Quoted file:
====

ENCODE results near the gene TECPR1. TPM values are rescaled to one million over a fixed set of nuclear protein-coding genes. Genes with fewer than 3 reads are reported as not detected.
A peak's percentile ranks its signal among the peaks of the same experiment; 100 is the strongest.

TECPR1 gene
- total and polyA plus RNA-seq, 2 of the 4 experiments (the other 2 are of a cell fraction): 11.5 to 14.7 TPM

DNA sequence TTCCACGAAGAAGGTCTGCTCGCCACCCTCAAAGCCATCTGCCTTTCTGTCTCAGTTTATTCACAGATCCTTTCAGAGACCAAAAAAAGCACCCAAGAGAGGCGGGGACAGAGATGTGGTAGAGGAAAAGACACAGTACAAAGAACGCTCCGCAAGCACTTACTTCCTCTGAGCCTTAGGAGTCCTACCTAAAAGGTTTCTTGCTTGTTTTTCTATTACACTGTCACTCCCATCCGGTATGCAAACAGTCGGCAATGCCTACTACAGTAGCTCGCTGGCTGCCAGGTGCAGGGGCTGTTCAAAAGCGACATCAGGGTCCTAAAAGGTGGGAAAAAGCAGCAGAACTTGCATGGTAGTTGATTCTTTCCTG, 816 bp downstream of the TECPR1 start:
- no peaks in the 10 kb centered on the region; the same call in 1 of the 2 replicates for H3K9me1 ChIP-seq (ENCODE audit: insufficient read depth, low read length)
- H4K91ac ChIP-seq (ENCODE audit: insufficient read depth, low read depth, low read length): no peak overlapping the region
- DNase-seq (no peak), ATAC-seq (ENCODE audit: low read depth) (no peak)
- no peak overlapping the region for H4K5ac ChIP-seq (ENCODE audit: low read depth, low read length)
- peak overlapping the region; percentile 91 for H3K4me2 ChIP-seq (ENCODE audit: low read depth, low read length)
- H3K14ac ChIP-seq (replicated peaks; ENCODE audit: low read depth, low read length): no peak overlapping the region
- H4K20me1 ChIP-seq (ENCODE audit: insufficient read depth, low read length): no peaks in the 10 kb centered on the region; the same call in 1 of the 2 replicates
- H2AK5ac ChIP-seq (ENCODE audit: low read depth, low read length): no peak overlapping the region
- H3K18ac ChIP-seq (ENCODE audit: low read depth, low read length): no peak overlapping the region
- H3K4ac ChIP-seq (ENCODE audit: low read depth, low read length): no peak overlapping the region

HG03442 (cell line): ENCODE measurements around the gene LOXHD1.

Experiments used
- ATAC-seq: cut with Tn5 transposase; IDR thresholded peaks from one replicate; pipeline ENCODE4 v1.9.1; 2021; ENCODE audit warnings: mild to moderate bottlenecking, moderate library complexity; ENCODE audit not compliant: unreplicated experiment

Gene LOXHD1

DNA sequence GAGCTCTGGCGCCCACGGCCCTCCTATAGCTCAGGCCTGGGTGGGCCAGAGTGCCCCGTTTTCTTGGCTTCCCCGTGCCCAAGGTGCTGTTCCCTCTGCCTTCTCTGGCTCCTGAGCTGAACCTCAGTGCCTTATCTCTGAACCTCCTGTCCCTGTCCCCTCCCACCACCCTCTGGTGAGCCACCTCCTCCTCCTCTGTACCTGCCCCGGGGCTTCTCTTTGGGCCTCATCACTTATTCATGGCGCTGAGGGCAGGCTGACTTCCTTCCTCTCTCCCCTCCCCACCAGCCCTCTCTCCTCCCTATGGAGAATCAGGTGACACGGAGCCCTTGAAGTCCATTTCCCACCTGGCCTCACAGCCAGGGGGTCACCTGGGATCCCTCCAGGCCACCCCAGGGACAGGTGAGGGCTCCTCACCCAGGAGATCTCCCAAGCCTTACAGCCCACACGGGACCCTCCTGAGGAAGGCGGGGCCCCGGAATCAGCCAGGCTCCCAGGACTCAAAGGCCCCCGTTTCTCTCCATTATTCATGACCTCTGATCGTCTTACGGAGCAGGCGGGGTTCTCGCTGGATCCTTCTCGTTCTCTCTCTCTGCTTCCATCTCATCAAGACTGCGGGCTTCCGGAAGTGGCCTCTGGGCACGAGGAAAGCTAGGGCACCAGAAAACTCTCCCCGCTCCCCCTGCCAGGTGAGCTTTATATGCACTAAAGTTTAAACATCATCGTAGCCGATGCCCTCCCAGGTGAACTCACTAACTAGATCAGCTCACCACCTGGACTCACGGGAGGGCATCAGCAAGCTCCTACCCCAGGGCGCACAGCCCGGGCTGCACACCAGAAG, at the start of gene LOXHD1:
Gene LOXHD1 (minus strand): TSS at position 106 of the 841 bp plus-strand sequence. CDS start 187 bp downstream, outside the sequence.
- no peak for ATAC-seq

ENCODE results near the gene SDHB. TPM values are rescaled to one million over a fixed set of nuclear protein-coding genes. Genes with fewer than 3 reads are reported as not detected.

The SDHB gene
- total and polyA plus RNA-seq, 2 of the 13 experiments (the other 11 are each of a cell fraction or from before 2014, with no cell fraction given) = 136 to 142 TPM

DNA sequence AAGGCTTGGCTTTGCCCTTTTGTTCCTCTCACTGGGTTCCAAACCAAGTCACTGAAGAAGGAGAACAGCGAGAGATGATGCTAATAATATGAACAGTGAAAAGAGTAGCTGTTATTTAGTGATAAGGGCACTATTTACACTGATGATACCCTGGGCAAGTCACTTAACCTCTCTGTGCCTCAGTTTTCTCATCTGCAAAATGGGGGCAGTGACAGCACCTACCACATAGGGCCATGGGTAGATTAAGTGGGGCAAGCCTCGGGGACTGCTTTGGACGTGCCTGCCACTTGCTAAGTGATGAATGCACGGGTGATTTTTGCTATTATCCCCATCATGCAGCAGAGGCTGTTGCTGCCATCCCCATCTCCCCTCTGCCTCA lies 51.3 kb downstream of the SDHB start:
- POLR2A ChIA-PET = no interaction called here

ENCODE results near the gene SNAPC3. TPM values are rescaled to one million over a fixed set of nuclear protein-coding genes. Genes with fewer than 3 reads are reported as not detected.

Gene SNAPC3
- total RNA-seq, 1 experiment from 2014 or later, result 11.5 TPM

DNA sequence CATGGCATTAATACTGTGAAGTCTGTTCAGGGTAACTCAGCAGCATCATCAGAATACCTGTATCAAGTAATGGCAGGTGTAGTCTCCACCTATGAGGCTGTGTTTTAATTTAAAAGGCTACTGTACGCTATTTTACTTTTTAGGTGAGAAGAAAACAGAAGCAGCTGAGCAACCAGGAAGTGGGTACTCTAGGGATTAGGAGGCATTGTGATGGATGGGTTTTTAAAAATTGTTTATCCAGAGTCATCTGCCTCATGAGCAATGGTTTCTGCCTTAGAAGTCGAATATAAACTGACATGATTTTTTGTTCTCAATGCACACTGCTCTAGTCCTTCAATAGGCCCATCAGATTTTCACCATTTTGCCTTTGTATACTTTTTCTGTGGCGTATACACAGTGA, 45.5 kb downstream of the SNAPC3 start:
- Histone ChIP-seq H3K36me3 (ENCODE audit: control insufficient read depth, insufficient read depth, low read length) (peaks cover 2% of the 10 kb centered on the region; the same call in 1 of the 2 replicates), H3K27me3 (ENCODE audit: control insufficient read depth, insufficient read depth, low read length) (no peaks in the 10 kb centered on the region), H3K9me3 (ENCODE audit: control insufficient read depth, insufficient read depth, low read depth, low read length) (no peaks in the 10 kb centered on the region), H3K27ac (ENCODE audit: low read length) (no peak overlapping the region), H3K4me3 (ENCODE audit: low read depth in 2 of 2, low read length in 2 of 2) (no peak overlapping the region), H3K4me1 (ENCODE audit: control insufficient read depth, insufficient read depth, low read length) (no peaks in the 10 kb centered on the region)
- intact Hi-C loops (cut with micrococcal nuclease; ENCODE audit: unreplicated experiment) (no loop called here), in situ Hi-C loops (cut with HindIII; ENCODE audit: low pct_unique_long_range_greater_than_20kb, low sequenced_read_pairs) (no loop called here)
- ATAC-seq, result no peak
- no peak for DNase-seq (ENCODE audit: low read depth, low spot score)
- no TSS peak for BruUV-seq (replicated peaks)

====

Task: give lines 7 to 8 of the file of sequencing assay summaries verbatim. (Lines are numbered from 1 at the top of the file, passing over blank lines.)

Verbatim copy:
- H4K91ac ChIP-seq (ENCODE audit: insufficient read depth, low read depth, low read length): no peak overlapping the region
- DNase-seq (no peak), ATAC-seq (ENCODE audit: low read depth) (no peak)